Time is not of the essence unless it clearly appears from the terms of the contract or, in light of all circumstances, that this was the intention of the parties. However, no specific words are necessary to make time of the essence. (Magic Carpet Ride LLC v. Rugger Investment Group, LLC (2019) 41 Cal.App.5th 357.)

Time of Breach

The timing of the breach is relevant in determining the materiality of the breach. A breach prior to or at the outset of performance may justify rescission when the same breach late in performance would not be significant. When the failure to perform is at the outset, it is helpful to consider whether it would be more just to free the injured party or to require him to perform his promise, in both cases giving the injured party a right of action if the failure to perform was wrongful. (Whitney Inv. Co. V.v. Westview Dev. Co. (1969) 273 Cal.App.2d 594.) (real estate broker’s partial breaches of exclusive listing agreement did not as a matter of course terminate the agreement, but only provided grounds on which the property owner could have terminated it).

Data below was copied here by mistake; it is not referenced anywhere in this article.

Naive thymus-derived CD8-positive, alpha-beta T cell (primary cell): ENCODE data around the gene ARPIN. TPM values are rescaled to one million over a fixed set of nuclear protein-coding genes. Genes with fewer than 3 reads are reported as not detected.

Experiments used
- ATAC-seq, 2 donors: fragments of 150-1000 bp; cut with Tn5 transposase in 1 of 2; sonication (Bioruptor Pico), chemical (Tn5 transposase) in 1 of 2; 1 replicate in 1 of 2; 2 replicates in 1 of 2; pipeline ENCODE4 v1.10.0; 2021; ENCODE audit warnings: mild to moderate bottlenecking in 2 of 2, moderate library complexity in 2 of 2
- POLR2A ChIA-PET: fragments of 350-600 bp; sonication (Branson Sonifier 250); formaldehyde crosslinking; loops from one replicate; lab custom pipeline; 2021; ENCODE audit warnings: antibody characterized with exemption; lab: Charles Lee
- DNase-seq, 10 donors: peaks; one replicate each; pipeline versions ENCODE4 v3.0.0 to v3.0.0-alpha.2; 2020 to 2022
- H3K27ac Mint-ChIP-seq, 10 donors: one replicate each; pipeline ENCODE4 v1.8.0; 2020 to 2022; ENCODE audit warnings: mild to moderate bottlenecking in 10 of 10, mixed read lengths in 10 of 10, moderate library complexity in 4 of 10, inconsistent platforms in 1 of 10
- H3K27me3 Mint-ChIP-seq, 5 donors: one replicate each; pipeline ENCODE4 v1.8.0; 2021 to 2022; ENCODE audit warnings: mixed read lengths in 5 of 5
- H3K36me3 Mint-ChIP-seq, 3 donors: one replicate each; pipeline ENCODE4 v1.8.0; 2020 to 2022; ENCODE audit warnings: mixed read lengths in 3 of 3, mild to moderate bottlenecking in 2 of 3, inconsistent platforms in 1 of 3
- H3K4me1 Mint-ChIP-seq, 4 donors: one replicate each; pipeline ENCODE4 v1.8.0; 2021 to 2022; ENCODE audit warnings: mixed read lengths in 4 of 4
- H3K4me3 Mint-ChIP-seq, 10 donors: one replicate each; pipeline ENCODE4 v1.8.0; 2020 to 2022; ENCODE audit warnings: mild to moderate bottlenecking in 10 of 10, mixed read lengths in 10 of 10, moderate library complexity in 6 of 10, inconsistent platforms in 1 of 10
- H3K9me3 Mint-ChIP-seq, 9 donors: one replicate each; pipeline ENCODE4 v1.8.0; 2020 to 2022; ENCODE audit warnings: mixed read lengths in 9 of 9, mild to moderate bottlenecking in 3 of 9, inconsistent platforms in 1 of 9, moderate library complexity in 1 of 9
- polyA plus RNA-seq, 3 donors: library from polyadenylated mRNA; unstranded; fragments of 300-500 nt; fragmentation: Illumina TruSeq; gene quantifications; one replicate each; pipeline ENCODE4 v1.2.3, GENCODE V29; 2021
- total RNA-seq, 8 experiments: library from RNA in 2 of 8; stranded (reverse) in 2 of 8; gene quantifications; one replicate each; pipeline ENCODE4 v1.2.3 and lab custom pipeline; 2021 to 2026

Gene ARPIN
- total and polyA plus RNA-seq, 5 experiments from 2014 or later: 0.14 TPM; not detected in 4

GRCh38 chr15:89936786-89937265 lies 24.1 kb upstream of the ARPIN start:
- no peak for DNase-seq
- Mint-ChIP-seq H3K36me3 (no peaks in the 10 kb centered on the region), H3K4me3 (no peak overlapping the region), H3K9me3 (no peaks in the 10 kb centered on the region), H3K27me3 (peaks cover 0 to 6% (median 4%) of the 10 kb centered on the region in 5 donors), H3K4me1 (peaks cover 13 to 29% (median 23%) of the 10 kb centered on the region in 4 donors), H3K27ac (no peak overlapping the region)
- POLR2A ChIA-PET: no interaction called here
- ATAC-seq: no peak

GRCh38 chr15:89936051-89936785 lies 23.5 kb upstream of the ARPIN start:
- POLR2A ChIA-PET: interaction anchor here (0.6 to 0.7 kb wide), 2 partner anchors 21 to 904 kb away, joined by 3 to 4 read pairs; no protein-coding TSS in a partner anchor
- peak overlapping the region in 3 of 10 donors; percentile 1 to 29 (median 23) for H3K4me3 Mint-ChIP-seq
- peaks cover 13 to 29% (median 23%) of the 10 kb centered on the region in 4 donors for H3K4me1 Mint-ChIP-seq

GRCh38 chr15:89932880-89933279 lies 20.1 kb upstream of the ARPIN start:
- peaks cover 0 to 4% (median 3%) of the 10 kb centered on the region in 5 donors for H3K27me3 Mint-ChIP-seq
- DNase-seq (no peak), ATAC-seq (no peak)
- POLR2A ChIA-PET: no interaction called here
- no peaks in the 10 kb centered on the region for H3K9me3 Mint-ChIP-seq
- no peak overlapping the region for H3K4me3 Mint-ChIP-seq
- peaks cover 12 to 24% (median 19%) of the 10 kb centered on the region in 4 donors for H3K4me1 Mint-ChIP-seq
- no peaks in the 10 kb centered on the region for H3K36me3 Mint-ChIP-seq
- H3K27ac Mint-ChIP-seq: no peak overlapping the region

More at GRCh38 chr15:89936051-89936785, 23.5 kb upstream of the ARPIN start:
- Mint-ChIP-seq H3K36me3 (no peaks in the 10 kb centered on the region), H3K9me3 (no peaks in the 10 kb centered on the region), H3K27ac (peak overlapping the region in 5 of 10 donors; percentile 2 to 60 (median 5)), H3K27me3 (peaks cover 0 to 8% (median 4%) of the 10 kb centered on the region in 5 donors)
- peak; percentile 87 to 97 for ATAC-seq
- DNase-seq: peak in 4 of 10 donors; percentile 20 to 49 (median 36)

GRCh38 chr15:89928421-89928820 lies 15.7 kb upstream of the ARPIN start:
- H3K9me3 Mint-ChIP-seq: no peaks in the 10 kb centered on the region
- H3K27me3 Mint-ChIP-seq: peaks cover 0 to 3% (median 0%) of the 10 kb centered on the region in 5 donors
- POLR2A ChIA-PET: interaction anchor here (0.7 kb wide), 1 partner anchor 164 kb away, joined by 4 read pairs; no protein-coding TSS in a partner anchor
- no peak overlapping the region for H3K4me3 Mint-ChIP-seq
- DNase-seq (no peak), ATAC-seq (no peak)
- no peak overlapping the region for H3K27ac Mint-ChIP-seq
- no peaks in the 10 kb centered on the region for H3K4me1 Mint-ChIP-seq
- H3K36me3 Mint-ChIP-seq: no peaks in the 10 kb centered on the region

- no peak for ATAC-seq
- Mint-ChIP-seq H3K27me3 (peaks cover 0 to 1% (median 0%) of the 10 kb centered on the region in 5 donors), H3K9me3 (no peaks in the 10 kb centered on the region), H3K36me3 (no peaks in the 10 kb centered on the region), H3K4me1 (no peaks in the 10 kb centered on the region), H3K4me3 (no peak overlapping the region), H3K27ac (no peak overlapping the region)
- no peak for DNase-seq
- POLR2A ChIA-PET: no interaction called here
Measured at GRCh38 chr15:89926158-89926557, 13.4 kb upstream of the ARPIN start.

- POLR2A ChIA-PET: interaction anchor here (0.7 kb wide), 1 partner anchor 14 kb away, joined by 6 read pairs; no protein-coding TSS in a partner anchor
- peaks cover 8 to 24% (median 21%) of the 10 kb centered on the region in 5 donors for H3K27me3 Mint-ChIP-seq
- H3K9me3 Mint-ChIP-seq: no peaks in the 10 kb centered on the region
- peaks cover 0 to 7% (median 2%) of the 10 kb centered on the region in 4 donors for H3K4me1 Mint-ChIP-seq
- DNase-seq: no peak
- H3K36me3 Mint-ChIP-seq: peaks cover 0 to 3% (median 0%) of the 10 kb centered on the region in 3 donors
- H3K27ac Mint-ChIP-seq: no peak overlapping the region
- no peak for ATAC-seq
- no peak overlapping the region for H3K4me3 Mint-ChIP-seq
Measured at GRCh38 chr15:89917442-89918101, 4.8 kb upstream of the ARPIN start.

Demand for Performance Necessary

When no time is specified for doing an act, other than paying money, a demand for performance is necessary to put the promisor in default. (Kirschenmann v. Bender (2014) Cal.App.Unpub. LEXIS 5035.)



Failure of consideration for rescinding party’s obligation, in a material respect and from any cause, is sufficient basis for unilateral rescission. (Rutherford Holdings, LLC v. Plaza Del Rey (2014) 223 Cal.App.4th 221.)


A party to a contract can assert a claim for restitution based on unjust enrichment by alleging    that the contract is void or was rescinded due to failure of consideration. (Ibid.)